We’ve come a long way from those big, old TVs to the slim, modern ones.
One interesting part of this change was when we had those old curved screen TVs with something called CRT (Cathode Ray Tube) technology.
If you’ve ever wondered why those TVs had curved screens and why we don’t see them much anymore, this article will explain the history and science behind this cool design choice.
Let’s get started…
The Purpose of Curved Screens In CRT TVs
CRT TVs had curved screens primarily because of their structural needs.
CRTs were essentially glass bottles filled with a vacuum, which meant that the screen had to withstand the full pressure of the Earth’s atmosphere.
For example, on a regular 27-inch CRT screen, the pressure is quite heavy, around 5,800 pounds (2,600 kg) in total.
To prevent the glass from collapsing under this heavy pressure, CRTs employed a clever engineering solution—Curved Shaped Screen
The curvature of the screen acted much like an arch bridge, converting the force on the screen into a force that spread outwards.
This design made the glass stronger and less likely to break. Steel bands with mounting points were also used to reinforce the screen.
However, curve wasn’t just for strength.
It also helped reduce distortion and improved how things looked on screen.
Here are some benefits of Curved screens:
The Rise and Fall of Curved TVs
Curved CRT TVs were really popular, especially in the mid-2010s with nearly 90% of American households owning one when companies like Samsung had many different models to choose from.
However, as of 2023, curved TVs are pretty rare.
Back in the mid-2010s, Samsung had a bunch of them, but now there are only a few curved TV options left, mostly made by Samsung.
LG has introduced a new 42-inch OLED Flex TV that’s trying to bring back curved screens, but we’re not sure if it will succeed yet.
Curved TVs used to be some of the priciest ones you could buy, but they never became a standard choice for home theaters.
As technology got better, manufacturers figured out how to make flat CRT displays, and people loved them.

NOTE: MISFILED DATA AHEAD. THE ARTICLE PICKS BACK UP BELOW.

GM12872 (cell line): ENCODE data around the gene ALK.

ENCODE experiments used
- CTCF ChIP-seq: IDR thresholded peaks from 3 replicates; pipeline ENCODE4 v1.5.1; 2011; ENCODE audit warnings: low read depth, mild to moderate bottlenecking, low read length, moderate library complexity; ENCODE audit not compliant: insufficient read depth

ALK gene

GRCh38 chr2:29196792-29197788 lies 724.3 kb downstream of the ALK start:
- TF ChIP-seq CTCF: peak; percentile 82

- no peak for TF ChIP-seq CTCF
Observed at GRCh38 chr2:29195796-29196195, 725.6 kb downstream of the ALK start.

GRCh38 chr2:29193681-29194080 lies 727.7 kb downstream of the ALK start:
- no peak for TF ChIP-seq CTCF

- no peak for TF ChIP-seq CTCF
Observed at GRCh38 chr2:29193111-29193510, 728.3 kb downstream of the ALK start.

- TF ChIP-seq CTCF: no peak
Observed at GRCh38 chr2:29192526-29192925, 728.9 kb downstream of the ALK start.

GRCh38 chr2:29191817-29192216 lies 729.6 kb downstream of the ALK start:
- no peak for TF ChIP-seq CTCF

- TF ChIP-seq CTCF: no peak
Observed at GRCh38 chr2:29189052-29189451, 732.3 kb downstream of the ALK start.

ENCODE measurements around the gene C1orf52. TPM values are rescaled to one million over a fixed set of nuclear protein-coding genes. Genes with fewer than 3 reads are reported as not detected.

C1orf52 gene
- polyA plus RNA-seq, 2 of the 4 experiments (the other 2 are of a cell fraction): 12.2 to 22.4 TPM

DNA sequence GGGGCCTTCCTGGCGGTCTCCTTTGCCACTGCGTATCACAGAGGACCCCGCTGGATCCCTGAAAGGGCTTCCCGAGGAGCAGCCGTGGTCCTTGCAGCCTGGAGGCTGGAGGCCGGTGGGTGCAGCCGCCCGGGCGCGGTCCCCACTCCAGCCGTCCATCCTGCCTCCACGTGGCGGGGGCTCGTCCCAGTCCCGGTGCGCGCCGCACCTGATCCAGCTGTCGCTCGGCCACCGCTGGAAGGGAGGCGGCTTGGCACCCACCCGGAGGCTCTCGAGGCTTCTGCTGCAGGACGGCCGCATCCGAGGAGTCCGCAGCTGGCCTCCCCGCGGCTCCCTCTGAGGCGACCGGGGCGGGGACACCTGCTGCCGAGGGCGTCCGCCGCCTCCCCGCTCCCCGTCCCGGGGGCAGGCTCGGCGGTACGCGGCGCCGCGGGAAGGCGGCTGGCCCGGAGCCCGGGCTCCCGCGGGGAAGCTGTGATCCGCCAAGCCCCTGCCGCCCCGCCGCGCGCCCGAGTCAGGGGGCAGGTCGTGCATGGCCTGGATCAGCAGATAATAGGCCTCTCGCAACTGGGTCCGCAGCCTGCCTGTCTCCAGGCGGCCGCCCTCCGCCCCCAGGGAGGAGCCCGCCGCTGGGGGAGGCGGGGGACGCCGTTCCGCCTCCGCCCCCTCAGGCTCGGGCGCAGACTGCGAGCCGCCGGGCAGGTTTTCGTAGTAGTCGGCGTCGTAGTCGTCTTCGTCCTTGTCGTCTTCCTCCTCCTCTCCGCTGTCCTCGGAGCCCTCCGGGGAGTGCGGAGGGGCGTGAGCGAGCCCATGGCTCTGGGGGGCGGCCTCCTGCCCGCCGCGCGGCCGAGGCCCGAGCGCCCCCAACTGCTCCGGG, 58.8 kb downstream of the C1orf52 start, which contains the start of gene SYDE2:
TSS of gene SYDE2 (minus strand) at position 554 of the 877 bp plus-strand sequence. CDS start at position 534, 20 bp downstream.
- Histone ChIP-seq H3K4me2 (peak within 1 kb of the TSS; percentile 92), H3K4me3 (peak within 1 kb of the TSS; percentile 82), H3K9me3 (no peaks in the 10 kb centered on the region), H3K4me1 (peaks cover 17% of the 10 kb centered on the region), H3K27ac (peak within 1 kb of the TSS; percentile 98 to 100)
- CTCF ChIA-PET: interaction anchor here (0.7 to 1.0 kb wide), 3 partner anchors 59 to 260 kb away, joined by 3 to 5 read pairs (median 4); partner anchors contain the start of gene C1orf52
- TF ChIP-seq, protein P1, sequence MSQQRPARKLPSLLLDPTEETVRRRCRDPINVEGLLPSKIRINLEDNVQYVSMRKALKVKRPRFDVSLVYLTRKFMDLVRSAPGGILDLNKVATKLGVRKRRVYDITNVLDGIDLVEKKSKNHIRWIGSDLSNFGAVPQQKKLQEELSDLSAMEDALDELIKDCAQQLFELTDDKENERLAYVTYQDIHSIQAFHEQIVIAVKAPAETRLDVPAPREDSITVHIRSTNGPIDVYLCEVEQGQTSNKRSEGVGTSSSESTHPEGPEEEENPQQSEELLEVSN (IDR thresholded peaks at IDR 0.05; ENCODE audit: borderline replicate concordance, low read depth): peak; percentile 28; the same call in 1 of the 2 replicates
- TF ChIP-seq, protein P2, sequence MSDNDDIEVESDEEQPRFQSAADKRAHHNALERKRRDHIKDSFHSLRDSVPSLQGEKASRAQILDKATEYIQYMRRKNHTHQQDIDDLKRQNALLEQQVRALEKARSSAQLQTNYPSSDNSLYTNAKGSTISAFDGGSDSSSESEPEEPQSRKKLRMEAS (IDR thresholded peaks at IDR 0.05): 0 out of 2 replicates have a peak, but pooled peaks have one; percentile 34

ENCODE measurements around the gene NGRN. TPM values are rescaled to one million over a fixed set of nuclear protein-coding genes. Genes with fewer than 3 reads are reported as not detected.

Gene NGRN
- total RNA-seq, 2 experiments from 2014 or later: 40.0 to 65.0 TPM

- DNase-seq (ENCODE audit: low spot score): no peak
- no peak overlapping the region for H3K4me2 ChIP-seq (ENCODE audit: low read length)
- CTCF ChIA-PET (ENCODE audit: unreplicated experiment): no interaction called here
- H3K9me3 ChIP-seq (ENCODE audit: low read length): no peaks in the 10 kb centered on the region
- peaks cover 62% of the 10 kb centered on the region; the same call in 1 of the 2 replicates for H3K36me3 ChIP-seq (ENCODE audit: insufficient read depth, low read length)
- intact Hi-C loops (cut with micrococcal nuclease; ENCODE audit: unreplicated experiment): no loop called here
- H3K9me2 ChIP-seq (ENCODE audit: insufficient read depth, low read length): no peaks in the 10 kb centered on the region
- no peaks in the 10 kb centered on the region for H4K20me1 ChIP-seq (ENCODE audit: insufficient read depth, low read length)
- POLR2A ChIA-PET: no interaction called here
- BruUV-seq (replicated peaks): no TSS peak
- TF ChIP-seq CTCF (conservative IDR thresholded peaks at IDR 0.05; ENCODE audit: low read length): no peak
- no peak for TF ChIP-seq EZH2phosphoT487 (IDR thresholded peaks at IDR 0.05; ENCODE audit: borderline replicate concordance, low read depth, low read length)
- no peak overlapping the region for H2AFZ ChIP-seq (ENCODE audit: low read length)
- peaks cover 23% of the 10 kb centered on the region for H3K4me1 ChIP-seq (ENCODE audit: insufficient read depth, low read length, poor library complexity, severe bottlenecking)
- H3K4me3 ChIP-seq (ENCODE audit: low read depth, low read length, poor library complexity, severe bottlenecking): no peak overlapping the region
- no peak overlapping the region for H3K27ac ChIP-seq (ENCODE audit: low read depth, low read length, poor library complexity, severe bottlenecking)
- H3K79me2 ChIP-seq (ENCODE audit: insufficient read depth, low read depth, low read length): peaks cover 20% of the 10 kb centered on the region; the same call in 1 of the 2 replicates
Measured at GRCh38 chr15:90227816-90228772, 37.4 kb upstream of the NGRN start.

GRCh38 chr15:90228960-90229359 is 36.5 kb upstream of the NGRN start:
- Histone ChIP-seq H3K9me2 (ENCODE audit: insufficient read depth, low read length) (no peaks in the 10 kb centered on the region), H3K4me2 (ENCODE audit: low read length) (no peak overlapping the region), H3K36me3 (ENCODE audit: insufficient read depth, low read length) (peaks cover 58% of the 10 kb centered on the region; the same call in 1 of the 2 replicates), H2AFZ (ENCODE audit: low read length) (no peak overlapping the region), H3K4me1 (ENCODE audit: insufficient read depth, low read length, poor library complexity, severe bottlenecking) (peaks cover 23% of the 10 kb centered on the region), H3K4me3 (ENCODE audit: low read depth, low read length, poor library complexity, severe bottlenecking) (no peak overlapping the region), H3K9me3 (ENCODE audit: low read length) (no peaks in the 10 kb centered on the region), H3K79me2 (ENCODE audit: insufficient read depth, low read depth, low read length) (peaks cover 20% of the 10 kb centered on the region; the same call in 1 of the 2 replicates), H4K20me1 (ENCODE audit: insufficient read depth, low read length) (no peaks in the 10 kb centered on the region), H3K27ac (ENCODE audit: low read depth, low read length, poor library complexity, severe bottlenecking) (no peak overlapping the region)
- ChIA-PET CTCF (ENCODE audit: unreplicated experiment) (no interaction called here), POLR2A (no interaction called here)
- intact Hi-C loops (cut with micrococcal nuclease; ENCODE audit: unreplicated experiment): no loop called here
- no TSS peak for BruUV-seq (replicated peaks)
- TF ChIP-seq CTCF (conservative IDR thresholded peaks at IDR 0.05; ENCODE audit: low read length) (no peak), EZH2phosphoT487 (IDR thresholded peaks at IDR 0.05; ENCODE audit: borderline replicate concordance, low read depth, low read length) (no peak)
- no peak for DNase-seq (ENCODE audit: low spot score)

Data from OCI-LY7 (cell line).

That’s why they became more popular in the mid-1990s and eventually took over the CRT market.
Thinking back on old CRT TVs with their curved screens often brings up feelings of nostalgia.
Today, we have super-detailed screens with lots of features, but the time of CRT TVs will always have a special spot in TV history.
Remember, those curved screens were the result of clever engineering to deal with the pressure of the Earth’s air and to make the TV picture look good.
It’s pretty amazing how smart engineers found ways to make those curved screens work.
Q: Why did CRT TVs have curved screens in the first place?
CRT TVs had curved screens primarily to reduce image distortion and improve focus.
The curve helped maintain a consistent focus across the screen, resulting in a clearer picture.
Q: Were curved CRT TVs more expensive than their flat counterparts?
Yes, curved CRT TVs were often more expensive due to their unique design and engineering requirements.
Their curved screens, steel band reinforcement, and specialized production added to the manufacturing costs.
Q: Did all CRT TVs have curved screens?
No, not all CRT TVs had curved screens.
While curved screens were a common design choice for many CRT TVs, some models, especially older oscilloscopes, featured highly curved screens for precise focus.
Q: Are there any efforts to bring back curved screens in modern TVs?
While curved TVs remain a niche market, some manufacturers, like LG, have experimented with curved OLED screens.
However, flat-panel designs are the dominant choice among consumers.
Abdul Kader, a handy guy and experienced founder of a TV repair shop in Gulshan, Dhaka, Bangladesh. He is mainly an expert in understanding and repairing different types of issues with Smart TVs and providing helpful insights on how to keep them in good working order. Read his Full Story.